"But keep in mind you can always sell the bond, you just can’t always get your price," he added.
Adkins uses equity ETFs for many classes and many investors. They use the iShares in the mid-cap class and SPDRs and DIAMONDs in others. Asset allocation drives the process. Once the model is run, they go looking for investments that satisfy the allocation requirements, as well as match the client’s unique needs.
Fitting the new products into the allocation model presents the challenge to Adkins. "The problem that arises with these funds is how to classify them," he said. "I suppose we could use our one-to-10-year index, then figure the short and intermediate classes separately, and to back and add them together."
BGI acknowledged the problem of fitting the new products into existing allocation procedures. "Investor interest in fixed-income exposure has been very high, but determining the best allocation for an individual’s portfolio can be challenging," said Mark Chamberlain, strategist in BGI’s Individual Investor Business.
One solution offered by BGI is an iShares’ Core/Satellite tool, which allows advisors to run a series of index and active management "what-ifs" for their clients. The tool can be accessed on the iShares Web site. It now includes historical data on the four fixed-income indices that comprise iShares’ new bond ETFs.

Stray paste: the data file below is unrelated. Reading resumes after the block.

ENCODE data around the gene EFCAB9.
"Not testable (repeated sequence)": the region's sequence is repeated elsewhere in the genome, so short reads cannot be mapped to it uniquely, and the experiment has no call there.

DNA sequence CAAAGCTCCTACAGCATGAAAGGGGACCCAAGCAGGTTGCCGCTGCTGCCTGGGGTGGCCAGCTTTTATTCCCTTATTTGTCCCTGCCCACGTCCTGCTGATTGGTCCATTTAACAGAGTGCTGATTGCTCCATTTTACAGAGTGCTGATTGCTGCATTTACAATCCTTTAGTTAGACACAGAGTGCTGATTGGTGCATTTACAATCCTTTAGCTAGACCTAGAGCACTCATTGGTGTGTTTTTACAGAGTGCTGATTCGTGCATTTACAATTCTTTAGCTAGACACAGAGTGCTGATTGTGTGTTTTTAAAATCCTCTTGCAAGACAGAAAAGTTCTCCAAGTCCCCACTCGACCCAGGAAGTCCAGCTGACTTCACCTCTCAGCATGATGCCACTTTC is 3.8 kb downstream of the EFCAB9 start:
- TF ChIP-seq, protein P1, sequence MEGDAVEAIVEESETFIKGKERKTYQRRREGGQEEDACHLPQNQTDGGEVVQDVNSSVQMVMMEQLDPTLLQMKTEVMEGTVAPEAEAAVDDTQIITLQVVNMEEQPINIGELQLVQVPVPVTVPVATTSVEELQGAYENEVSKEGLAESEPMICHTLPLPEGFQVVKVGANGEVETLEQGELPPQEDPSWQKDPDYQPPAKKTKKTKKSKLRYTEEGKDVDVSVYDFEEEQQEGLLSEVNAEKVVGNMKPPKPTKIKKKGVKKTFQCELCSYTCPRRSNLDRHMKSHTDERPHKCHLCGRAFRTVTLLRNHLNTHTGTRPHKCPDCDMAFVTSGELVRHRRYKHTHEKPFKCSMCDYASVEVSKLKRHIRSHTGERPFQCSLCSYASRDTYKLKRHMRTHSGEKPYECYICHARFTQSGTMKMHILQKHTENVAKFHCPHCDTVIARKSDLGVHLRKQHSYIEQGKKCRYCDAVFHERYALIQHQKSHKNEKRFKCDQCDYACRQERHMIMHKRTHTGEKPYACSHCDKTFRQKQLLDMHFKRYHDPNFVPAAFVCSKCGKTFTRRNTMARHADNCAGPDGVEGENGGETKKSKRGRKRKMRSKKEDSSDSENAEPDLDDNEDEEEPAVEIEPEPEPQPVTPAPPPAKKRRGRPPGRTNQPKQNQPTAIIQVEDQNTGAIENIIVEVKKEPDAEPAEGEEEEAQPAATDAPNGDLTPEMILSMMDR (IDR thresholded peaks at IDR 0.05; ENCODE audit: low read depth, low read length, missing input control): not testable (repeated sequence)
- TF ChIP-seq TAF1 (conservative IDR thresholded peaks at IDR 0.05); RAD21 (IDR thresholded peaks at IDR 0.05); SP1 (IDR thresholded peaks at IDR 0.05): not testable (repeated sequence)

Nor do the concerns stop at liquidity and fitting into existing allocation planning. Advisors are understandably skittish about credit ratings on bonds after the near-total disasters in companies like Enron and WorldCom. "If they’re only rebalancing monthly they might end up riding bonds down after the credit rating drops," said Adkins. "Think of all the bonds over the last couple of years with a nice AA credit rating that fell to junk, and quickly."
According to Goldman Sachs, bonds must be rated at least BBB- by S&P or Baa3 by Moody’s to qualify. Split-rated (e.g., Baa3/BB+ or Ba1/BBB) issues are excluded from the index. The monthly rebalancing is designed to eliminate bonds with deteriorating credit. That means a bond with a credit rating lower than the required initial rating stays in the index no more than 30 days after the rating drops.
Apart from the structures of the new offerings, investment strategy may affect their success. "It’s difficult to think about buying bonds at all right now. It’s scary because interest rates are so low," says Tobias. "It may be the time to be in actively traded funds, if any. Bond money managers that are thinking that rates are going up in the next 12 to 24 months can switch to lowest duration issues. That’s not available in a fixed index."
More fixed-income ETFs are sure to follow - BGI filed three more funds with the Securities and Exchange Commission and ETF Adviser also has funds in registration. After the overwhelming success of equity ETFs, the investment community is watching carefully to see if the fixed-income funds catch fire in the same way. With the slate of new offerings, the answer should be known soon.